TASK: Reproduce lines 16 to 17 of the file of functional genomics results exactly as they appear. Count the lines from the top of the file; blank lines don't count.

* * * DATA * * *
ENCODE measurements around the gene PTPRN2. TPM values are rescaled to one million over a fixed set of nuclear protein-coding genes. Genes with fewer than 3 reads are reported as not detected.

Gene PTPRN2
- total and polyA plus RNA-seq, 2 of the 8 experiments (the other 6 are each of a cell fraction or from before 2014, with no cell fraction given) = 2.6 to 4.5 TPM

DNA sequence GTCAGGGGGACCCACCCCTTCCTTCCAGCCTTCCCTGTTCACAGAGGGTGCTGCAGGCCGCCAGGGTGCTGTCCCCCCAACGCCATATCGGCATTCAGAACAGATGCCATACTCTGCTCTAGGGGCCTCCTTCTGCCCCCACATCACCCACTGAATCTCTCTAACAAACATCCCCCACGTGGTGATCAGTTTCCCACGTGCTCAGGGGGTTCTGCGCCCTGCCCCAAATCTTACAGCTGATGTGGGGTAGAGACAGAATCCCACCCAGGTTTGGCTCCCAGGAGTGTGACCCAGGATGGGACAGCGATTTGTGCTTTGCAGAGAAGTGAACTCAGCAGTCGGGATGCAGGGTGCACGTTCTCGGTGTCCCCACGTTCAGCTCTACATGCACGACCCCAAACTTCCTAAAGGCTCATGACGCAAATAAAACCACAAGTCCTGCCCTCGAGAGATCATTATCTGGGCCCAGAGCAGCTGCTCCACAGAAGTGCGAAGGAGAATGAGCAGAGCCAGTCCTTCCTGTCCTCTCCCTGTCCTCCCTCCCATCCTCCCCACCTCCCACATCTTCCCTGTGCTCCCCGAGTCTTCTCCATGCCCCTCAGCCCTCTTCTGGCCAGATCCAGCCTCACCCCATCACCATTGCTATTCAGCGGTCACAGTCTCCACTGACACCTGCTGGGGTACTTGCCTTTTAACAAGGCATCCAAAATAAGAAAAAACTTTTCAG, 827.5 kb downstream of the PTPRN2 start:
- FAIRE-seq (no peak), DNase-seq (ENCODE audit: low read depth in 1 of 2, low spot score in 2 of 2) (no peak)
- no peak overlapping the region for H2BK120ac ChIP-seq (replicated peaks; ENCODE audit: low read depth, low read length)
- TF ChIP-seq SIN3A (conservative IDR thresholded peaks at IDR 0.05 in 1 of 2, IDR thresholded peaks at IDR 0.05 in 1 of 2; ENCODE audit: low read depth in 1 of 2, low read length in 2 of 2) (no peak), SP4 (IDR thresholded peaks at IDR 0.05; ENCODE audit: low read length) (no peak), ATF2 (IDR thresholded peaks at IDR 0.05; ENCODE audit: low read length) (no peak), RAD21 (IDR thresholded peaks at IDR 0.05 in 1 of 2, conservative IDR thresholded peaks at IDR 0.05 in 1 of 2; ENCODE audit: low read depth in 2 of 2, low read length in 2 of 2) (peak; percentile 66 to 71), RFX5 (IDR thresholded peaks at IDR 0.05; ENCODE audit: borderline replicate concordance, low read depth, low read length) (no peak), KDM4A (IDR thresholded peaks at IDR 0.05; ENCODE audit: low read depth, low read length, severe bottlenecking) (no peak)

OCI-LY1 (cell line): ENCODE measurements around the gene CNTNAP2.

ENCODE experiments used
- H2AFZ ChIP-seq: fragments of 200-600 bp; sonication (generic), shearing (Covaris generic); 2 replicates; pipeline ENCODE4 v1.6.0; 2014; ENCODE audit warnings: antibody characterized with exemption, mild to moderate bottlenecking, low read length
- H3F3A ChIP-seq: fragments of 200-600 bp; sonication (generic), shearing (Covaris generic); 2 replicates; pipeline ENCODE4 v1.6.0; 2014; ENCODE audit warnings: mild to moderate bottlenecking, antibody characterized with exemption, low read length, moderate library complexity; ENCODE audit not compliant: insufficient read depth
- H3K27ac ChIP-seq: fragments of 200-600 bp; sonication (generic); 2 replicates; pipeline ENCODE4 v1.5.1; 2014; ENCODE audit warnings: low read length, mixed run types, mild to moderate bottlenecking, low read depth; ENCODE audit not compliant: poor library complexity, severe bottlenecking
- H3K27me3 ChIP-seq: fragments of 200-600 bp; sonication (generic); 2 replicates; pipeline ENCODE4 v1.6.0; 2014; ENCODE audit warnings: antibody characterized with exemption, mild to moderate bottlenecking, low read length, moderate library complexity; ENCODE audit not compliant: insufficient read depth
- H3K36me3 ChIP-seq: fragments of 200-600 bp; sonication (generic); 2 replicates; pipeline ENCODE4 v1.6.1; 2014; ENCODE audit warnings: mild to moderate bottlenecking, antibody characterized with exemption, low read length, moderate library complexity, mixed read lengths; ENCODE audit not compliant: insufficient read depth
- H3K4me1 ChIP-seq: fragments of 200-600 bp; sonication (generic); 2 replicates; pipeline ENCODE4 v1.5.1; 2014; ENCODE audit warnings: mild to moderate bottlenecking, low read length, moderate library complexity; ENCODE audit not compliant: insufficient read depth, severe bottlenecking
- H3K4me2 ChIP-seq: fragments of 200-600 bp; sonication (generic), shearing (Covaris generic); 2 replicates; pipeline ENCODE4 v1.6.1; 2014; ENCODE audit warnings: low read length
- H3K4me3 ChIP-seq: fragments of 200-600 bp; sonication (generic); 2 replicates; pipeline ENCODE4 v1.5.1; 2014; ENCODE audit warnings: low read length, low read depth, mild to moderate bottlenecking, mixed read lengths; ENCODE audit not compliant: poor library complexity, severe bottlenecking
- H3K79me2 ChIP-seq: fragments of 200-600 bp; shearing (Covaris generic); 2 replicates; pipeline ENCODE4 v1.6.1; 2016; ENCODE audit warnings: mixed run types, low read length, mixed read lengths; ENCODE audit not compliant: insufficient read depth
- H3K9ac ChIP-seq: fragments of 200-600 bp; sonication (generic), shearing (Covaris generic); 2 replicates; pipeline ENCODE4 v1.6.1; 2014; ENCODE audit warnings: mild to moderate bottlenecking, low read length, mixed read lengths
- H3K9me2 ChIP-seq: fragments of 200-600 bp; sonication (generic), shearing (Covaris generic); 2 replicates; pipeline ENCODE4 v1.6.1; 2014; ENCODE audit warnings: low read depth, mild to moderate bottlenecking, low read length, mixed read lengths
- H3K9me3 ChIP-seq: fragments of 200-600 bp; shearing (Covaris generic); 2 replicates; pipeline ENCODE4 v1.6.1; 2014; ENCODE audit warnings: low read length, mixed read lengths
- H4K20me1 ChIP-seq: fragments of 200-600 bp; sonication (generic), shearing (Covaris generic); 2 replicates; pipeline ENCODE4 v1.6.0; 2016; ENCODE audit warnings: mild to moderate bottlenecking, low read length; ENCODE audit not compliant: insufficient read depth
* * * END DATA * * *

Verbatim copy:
- H3K4me2 ChIP-seq: fragments of 200-600 bp; sonication (generic), shearing (Covaris generic); 2 replicates; pipeline ENCODE4 v1.6.1; 2014; ENCODE audit warnings: low read length
- H3K4me3 ChIP-seq: fragments of 200-600 bp; sonication (generic); 2 replicates; pipeline ENCODE4 v1.5.1; 2014; ENCODE audit warnings: low read length, low read depth, mild to moderate bottlenecking, mixed read lengths; ENCODE audit not compliant: poor library complexity, severe bottlenecking